One of the many things that makes working in Singapore a uniquely enriching experience is the number of different cultures that one finds working together, particularly in the large MNC’s. There are many cities that are more cosmopolitan than Singapore – London for instance apparently has over 250 languages spoken on a daily basis. In terms of people working closely together however it is not, in my opinion, as multi cultured as Singapore. When one has so many different people from different countries communicating and work together it is important to understand how the different cultures may see each other and to be aware of the “cultural minefield” that may exist within a large organization.
Different Communication Styles
The way people communicate varies widely between, and even within, cultures. One aspect of communication style is language usage. Across cultures, some words and phrases are used in different ways. For example, even in countries that share the English language, the meaning of "yes" varies from "maybe, I'll consider it" to "definitely so," with many shades in between.
Different Attitudes Toward Conflict
Some cultures view conflict as a positive thing, while others view it as something to be avoided. In the U.S., conflict is not usually desirable; but people often are encouraged to deal directly with conflicts that do arise. In contrast, in many Eastern countries, open conflict is experienced as embarrassing or demeaning; as a rule, differences are best worked out quietly
Different Approaches to Completing Tasks
From culture to culture, there are different ways that people move toward completing tasks.
Asian and Hispanic cultures tend to attach more value to developing relationships at the beginning of a shared project and more emphasis on task completion toward the end as compared with European-Americans. European-Americans tend to focus immediately on the task at hand, and let relationships develop as they work on the task.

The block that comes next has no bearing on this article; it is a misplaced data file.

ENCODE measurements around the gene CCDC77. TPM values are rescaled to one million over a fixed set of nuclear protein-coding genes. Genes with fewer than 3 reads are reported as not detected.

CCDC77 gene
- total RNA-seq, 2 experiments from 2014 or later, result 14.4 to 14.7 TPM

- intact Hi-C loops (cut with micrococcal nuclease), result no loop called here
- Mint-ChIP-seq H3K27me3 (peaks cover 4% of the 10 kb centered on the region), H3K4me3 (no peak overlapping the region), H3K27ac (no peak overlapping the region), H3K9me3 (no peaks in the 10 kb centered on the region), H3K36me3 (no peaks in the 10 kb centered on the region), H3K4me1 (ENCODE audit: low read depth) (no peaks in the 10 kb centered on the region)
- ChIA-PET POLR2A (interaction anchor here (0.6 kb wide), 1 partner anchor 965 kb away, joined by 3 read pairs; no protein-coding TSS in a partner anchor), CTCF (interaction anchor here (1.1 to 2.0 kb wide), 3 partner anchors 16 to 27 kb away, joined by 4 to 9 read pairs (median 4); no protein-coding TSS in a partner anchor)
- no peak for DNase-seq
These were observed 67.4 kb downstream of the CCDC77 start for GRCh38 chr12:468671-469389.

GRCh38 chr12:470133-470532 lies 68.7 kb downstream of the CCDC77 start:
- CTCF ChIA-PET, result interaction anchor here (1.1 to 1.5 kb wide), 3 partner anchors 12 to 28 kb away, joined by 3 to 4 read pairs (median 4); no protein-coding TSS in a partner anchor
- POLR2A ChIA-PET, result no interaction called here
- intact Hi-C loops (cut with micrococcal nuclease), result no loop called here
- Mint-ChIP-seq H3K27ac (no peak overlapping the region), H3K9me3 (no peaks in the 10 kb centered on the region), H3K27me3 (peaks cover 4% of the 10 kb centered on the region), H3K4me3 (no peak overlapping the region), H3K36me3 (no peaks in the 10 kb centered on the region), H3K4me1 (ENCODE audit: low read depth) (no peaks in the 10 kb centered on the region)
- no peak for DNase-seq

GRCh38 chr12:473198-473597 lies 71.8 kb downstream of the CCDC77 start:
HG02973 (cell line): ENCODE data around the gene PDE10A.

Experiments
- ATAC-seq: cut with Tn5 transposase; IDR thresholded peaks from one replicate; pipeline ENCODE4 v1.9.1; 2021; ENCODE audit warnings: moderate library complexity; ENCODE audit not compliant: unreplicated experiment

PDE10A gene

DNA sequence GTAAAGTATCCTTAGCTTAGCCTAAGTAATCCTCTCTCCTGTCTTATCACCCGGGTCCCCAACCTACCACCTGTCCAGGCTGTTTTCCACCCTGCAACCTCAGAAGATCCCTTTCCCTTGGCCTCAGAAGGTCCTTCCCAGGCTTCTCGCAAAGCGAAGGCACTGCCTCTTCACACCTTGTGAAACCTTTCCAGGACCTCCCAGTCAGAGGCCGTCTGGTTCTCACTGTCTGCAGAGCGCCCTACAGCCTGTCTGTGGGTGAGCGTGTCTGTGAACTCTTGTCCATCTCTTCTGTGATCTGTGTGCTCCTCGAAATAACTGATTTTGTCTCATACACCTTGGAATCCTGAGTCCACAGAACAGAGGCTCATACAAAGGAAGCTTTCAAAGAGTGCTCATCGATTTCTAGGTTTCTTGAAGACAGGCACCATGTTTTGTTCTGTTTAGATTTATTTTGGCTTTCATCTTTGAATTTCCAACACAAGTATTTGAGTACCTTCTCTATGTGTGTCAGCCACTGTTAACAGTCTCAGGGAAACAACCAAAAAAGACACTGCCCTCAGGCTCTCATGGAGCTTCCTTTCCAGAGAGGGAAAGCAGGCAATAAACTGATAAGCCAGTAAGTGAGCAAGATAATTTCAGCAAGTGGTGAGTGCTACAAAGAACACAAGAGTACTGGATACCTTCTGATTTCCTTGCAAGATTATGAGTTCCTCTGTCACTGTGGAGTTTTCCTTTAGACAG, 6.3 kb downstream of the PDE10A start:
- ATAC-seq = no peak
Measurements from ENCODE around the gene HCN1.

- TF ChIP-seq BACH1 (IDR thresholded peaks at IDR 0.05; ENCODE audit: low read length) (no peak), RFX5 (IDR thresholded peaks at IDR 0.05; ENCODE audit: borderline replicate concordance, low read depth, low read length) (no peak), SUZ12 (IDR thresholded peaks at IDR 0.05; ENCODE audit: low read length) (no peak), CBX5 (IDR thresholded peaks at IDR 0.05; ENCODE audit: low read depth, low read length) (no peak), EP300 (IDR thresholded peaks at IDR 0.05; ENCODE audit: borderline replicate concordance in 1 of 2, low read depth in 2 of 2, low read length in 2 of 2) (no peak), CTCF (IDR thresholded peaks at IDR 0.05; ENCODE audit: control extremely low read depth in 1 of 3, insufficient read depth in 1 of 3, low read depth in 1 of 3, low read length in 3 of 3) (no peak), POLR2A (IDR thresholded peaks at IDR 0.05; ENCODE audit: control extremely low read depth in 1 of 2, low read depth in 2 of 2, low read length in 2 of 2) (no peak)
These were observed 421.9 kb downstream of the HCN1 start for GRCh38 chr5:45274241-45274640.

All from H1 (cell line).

Different Decision-Making Styles
The roles individuals play in decision-making vary widely from culture to culture. For example, in the U.S., decisions are frequently delegated -- that is, an official assigns responsibility for a particular matter to a subordinate. In many Southern European and Latin American countries, there is a strong value placed on holding decision-making responsibilities oneself.
Different Attitudes Toward Disclosure
In some cultures, it is not appropriate to be frank about emotions, about the reasons behind a conflict or a misunderstanding, or about personal information. Keep this in mind when you are working with others.
Though cultural differences and boundaries do exist, with good will and tolerance from both parties involved it is possible to bridge the culture divide. It is sometimes a startling realization that, on reflection, another different view point from a different cultural perspective actually makes as much sense as our own.
Chris Fenney, Co-founder and Director of Training Edge International and has more than 30 years experience in training and management development, gained in demanding yet sophiscated commercial organizations both in Europe and the U.S.A., where a high premium has always been placed on optimizing human resources and improving performance.
The views expressed in this column are the author's own and do not necessarily reflect this publication's view, and this article is not edited by Singapore Business Review. The author was not remunerated for this article.
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